How did the Phoenix Suns Get into this Spot with the Dallas Mavericks?

Phoenix Suns. Mandatory Credit: Jerome Miron-USA TODAY Sports
Phoenix Suns. Mandatory Credit: Jerome Miron-USA TODAY Sports /

The Phoenix Suns took a commanding 2-0 lead over the Dallas Mavericks to start the second round of the NBA Playoffs. However, as it stands, we find ourselves staring right back at an even series. The energy, the offensive fluidity, everything has shifted for the Suns.

So, what happened?

Defensive Game Planning 

Phoenix has the luxury of options, more so than almost anyone in the league. Up until Game 3, it seemed nearly impossible for the Mavs to take any of them away, especially in the fourth quarter.

In Games 1 and 2, they were throwing Luka Doncic and their big men into the fire. Allowing switch after switch they either compromised the defense by dragging out the Mavs best rim protectors, or took advantage of Doncic’s slower feet in isolation. Mavs coach Jason Kidd even made it a point to hold Doncic accountable for his defensive effort in the Game 2 post-game presser.

In response, Games 3 and 4 saw the Mavs essentially blitz every Chris Paul or Devin Booker pick-and-roll. They hedged screens, doubled at the point of attack, and had defenders fight over screens to ensure none of the same easy looks came for the Suns.

They wanted to show length at every opportunity and subsequently take away lanes into the mid-range by placing bodies directly around every corner. They strived to make the Suns guards beat them with their playmaking rather than allowing them to score at will.

This strategy proved fruitful, because while Booker enjoyed a hot Game 4 shooting-wise, he posted 10 turnovers over his last two games, as well as being limited to only 18 points on 13 shots in Game 3.

CP3 on the other hand has had an extremely rough go at it since Game 2, finishing with an uncharacteristic seven turnovers in Game 3 and a combined 13 shot attempts across the last two games.

While there’s something to be said about the nature of his six foul calls in Game 4, and that being part of the reason for such a low amount of shots, it’s undeniable that the Mavs have been successful in preventing CP3 from attaining his regular mid range looks, whereas before they were essentially letting him stroll right into them.

There is also something to be said about the fact that the Mavs have not had to guard Ayton for multiple games now, even despite having no real answer for him down low and Phoenix’s guards struggling with doubles out on the perimeter. In a potentially winnable Game 4, Ayton saw six total touches and one shot attempt in the entire fourth quarter.

All the while, the Suns were preoccupied with driving into help and kicking out to 3-point shots that were not falling. If the Mavs are able to negate the pick-and-roll by sending extra help, then you essentially take Ayton out of the series because for one reason or another, the Suns are fixated on using him as if he’s JaVale McGee with a jump shot, instead of allowing him to make the game easier for his perimeter threats.

Team Ball 

In Games 1 and 2, the Suns strategy remained simple: let Doncic get his points and hold tight on everyone else. In Games 3 and 4 we saw a lot of over-helping in reaction to Doncic’s increased amount of switch hunting and paint touches, resulting in many closeouts that happen well after the Mavericks shooters are already mid-shot.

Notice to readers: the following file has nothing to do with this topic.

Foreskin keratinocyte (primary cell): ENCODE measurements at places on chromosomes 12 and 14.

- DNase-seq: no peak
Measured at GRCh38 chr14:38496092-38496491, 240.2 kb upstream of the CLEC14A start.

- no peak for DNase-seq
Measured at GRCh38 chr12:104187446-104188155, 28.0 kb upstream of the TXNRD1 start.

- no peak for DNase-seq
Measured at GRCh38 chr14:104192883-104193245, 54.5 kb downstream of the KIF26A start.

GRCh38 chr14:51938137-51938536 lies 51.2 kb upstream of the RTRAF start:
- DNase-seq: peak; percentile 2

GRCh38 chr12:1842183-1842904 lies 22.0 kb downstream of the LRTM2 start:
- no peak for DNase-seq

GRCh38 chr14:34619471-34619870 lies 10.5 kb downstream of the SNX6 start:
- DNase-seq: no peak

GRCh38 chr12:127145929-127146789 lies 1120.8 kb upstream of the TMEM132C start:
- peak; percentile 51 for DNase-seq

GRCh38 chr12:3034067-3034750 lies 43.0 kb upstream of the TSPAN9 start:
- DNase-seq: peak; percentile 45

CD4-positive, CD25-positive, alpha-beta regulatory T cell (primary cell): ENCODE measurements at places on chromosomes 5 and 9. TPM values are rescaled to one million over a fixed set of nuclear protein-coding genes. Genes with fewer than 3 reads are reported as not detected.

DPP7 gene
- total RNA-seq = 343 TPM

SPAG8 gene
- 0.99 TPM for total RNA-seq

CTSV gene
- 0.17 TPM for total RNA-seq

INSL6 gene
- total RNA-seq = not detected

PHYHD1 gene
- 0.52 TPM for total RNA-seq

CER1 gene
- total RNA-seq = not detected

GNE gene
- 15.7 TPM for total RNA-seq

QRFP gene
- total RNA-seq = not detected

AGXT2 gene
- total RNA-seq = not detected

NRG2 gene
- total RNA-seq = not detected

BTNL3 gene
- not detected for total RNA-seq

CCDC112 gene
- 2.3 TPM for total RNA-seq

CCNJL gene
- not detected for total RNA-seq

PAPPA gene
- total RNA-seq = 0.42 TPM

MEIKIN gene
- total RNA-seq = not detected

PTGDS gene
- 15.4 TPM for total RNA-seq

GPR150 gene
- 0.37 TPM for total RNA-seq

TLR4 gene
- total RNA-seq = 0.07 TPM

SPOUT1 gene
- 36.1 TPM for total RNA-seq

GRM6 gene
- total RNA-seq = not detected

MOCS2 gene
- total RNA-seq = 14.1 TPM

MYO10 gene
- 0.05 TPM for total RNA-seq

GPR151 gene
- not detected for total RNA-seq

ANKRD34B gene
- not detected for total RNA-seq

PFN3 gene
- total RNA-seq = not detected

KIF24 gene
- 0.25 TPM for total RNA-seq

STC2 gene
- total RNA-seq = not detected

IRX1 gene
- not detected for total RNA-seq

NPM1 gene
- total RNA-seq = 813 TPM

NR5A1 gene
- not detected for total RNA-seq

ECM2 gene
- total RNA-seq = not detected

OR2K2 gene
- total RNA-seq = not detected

Because of the increasingly open looks the Mavs shooters have been provided with, they’ve been red hot from beyond the arc. This coupled with their secondary scoring options such as Jalen Brunson getting more on ball touches as the series progresses means that everyone who’s a threat to score is in a better rhythm.

Going Forward

The Phoenix Suns need to decide what they want to give up, because so far, giving up open shot after open shot to stop Doncic has been the losing formula. They also need to decide what their identity is on offense going forward, because the Mavs are getting used to neutralizing the usual looks off of the Sun’s DHO and pick-and-roll centered offense.

Booker has done a solid job penetrating and kicking despite the limited looks, and role players typically shoot better at home, so count on a regression to the mean soon. On top of this, it’s unlikely that all of the Mavs role players continue to shoot such scorching percentages, especially if Phoenix’s rotations tighten up.

However if CP3 continues to struggle, they will need to find better ways to approach the game other than mainly relying on their guards.

The fact is, the Suns will continue to struggle throughout the playoffs if Booker cannot get some scoring backup, and thanks to Cameron Payne’s offensive fall off, it’s become even more apparent that this Suns roster, while complete and capable of making a title run, lacks scoring versatility while relying too heavily on tough shots, and thus far streaky jump shooting to close out games.

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My worry is that teams can make the Suns look regular if CP3 and Book do not have prolific nights every night. Depth is a blessing, but right now the Suns need to reclaim their defensive identity, and they need to have at least two out of the three the best players on the court in order to get past Doncic’s playmaking onslaught.